The LaPerm is in many ways a cat of moderation with no extremes and is still true to its original type. It does, however, have a striking appearance because of its unusual coat. The muscular foreign type body is medium in size with longish legs and neck. The head is a modified wedge with gently rounded contours and a muzzle which slightly broad of the wedge. In profile, the straight nose leads into a gentle break between the eyes up to a flattish forehead. LaPerms also have rather broad noses. Their flared ears are placed to follow the line of the face, while their almond-shaped eyes are medium-large and expressive.
Like other rexes, all colours and patterns are acceptable, although tabbies, reds and torties are well represented reflecting their origins. Also, the unusual colours from the early days of the breed have been selected for, so lilac, chocolate and colourpoints are popular. Tabby points are especially attractive. Newer varieties such as ticked tabbies, shades and darker points are also being bred. The curl tends to open up the coat showing off shading, ticking or silver undercoats.
The coat itself is described as having a unique textured feel. It is not silky, having a certain drag on the hand like mohair and the texture comes as much from the shape of the curls as from the mixture of different hair types. It should be soft and inviting, although the shorthairs will have more texture to their coats. The coat is rather loose and bouncy often feeling springy when patted and stands away from the body with no thick undercoat. It is light and airy and judges sometimes blow on the coat to see if it will part. The coat varies according to the season and the maturity of the cat but is essentially wavy or curly all over with the longest and most defined curls in the ruff and on the neck often falling in ringlets. There are also curly ear furnishings including tufts at the ear tips and earmuffs. The longhairs have a curly plumed tail while the shorthairs have tails rather like bottle brushes, and both have long curled whiskers. Sometimes the coat falls into a natural parting along the back, jokingly referred to as “the parting of the waves”.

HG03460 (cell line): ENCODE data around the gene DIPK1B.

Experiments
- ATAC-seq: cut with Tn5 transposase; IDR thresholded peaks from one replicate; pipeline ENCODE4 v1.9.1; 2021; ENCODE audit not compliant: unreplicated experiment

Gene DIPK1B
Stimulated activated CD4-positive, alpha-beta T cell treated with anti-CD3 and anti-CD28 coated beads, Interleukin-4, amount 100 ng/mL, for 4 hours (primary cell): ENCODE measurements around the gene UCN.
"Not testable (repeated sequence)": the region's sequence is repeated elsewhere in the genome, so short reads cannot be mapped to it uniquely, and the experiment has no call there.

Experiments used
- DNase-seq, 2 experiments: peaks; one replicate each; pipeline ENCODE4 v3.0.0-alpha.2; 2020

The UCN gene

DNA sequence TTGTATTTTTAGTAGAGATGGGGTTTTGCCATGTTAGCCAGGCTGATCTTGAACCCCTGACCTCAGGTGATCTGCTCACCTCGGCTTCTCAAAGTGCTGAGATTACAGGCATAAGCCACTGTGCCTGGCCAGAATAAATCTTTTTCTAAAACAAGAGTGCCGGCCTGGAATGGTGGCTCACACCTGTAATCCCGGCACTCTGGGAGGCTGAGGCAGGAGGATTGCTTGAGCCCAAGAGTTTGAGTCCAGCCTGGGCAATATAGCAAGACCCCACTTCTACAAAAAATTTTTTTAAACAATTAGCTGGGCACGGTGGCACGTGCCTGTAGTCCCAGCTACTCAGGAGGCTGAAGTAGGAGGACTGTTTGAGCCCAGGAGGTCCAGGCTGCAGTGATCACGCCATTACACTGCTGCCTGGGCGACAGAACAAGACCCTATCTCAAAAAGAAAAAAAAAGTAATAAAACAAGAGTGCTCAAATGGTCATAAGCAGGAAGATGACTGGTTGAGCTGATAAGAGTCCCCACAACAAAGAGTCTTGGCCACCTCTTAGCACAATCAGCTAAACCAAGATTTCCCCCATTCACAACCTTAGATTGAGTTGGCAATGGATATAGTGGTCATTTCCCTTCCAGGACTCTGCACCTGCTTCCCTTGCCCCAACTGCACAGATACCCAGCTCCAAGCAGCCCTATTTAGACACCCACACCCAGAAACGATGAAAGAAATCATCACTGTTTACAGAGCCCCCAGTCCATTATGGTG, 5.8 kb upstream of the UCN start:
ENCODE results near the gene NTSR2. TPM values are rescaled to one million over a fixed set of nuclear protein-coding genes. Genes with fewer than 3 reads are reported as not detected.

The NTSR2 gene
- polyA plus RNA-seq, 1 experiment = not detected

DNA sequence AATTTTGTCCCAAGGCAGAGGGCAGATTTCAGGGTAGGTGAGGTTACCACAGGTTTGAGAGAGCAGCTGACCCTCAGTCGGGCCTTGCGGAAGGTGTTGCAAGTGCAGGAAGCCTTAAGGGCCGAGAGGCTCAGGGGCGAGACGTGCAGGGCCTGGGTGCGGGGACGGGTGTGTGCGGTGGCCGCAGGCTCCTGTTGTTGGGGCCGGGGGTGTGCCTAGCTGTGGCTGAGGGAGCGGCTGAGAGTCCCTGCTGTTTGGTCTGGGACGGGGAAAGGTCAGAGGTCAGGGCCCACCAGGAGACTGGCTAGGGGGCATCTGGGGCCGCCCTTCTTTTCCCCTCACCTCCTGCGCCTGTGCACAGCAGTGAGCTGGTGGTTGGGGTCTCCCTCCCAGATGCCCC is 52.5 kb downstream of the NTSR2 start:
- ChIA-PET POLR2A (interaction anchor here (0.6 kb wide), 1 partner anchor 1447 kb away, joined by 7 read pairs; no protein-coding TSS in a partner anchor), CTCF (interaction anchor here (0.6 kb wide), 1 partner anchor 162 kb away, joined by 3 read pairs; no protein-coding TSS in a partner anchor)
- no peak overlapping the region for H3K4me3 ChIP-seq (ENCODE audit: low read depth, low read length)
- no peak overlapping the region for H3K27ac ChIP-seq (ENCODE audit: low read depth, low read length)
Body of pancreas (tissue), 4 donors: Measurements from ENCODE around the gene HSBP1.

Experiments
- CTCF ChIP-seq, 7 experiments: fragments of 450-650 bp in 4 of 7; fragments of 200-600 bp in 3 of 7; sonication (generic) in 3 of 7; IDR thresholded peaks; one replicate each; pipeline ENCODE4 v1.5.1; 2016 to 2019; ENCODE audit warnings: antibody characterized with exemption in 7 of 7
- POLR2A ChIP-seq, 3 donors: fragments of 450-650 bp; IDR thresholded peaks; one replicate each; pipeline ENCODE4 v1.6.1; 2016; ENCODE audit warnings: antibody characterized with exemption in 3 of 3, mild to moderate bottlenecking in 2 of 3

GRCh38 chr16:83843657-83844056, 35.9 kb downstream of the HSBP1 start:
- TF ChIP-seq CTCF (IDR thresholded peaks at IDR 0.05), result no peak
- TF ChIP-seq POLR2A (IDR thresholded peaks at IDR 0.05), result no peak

LaPerms in the UK
The first LaPerm in the UK was Uluru BC Omaste Po of Quincunx, a lilac tortie and white Longhair who was bred in the United States by A. D. Lawrence. She was imported by Anthony Nichols Quincunx using a PETS passport in May 2002 after a stopover with LaPerm breeder Corine Judkins in Holland. She arrived pregnant and gave birth to a litter of five kittens shortly after who were used as the foundation stock for the UK breeding programme. A number of other imports have followed or are in the pipeline, including cats from Europe, New Zealand and the USA. Judy Whiteford Aswani and Kate Munslow Canonna have been involved from that first litter and have both imported new cats themselves and Corine Judkins Crearwy had moved to Wales bringing her cats with her including the stud who sired the first UK litter. Other key breeding lines found in UK pedigrees include those of Edwina Sipos Cycada, Peni Cragg Wakanda and June Gillies Ballego. The breeding programme has been characterised by efforts to breed down from outcrosses for generational advancement by combining outcross lines, old lines and import lines.
LaPerm Breeding Policies
In TICA outcrossing has mainly been with domestic cats and breeders seek out non-pedigree cats closely resembling the correct body type, continuing using the kind of cats which composed most of the original foundation stock for the breed and helping to maintain genetic health by using the widest gene pool available. After outcrossing to a cat of unknown parentage, at least three generations must be bred to establish a full pedigree record. In CFA breeders used the Ocicat as the main pedigree outcross during the early development of the breed, but currently may only use non-pedigree domestic cats. In other registries, including the GCCF, a list of approved breeds is used for outcrossing and cats of unknown parentage are not permitted. In the GCCF this list comprises the Somali/Abyssinian, Asian/Tiffanie/EuropeanBurmese, Ocicat and Tonkinese. There was also a rather small amount of use of the Old Style Siamese/Balinese/Oriental during the initial development phase of the UK breeding programme, and a cut off date for use of these breeds was built in to the breeding and registration policies. In the Netherlands and Germany Somalis and Turkish Angoras, and one Turkish Van, have also been used. In antipodean countries Somalis, Tiffanies and Orientals have also been used.